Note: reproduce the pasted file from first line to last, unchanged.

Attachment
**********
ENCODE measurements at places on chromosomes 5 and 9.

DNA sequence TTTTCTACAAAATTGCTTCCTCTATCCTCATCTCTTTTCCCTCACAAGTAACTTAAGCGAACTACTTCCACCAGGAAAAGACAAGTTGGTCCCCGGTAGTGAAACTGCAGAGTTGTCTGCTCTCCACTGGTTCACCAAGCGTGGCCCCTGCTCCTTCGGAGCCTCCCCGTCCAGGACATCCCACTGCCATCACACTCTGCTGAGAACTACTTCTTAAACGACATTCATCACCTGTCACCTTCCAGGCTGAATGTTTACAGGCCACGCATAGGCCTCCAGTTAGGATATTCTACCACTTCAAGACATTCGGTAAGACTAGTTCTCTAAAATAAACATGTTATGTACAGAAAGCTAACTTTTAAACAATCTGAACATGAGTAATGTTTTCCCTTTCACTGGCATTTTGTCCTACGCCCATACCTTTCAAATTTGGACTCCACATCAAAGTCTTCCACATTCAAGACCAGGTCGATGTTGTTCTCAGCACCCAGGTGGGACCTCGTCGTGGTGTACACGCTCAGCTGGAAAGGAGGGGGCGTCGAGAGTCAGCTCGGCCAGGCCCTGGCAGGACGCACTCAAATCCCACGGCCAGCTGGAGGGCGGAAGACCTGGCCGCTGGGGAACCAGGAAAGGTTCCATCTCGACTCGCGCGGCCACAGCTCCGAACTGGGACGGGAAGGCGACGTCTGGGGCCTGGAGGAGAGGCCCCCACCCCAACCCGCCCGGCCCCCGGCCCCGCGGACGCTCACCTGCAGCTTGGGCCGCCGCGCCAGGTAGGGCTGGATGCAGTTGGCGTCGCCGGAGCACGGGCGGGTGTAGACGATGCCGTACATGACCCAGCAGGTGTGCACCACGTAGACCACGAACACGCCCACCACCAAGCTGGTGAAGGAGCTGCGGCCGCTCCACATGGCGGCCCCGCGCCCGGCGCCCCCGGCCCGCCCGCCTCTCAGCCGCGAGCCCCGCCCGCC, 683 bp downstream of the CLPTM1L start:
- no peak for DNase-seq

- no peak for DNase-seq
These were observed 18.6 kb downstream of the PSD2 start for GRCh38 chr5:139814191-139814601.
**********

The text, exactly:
ENCODE measurements at places on chromosomes 5 and 9.

DNA sequence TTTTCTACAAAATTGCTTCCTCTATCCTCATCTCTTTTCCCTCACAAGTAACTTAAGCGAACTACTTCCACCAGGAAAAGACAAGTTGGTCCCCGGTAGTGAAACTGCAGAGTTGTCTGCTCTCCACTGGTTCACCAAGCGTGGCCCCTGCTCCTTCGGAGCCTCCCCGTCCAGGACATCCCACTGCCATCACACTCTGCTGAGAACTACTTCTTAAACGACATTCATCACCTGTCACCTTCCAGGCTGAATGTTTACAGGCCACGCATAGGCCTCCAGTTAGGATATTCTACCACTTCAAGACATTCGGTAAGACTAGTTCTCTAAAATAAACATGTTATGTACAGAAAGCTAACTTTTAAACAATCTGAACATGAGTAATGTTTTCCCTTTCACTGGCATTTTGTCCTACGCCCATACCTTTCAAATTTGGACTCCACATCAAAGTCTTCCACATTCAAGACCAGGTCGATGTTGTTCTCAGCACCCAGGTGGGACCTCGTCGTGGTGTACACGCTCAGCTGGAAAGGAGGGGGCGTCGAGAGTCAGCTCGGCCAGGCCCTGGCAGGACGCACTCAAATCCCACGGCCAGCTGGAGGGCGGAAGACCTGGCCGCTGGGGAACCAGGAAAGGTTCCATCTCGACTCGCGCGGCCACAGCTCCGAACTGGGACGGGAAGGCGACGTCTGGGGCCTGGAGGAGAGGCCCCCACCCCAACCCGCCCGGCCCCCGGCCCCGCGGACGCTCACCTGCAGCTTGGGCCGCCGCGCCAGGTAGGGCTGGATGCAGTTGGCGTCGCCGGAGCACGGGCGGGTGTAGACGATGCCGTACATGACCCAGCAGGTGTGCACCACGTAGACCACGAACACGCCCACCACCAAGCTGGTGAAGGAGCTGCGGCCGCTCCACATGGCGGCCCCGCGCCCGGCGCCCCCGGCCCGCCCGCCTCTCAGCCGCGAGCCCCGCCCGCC, 683 bp downstream of the CLPTM1L start:
- no peak for DNase-seq

- no peak for DNase-seq
These were observed 18.6 kb downstream of the PSD2 start for GRCh38 chr5:139814191-139814601.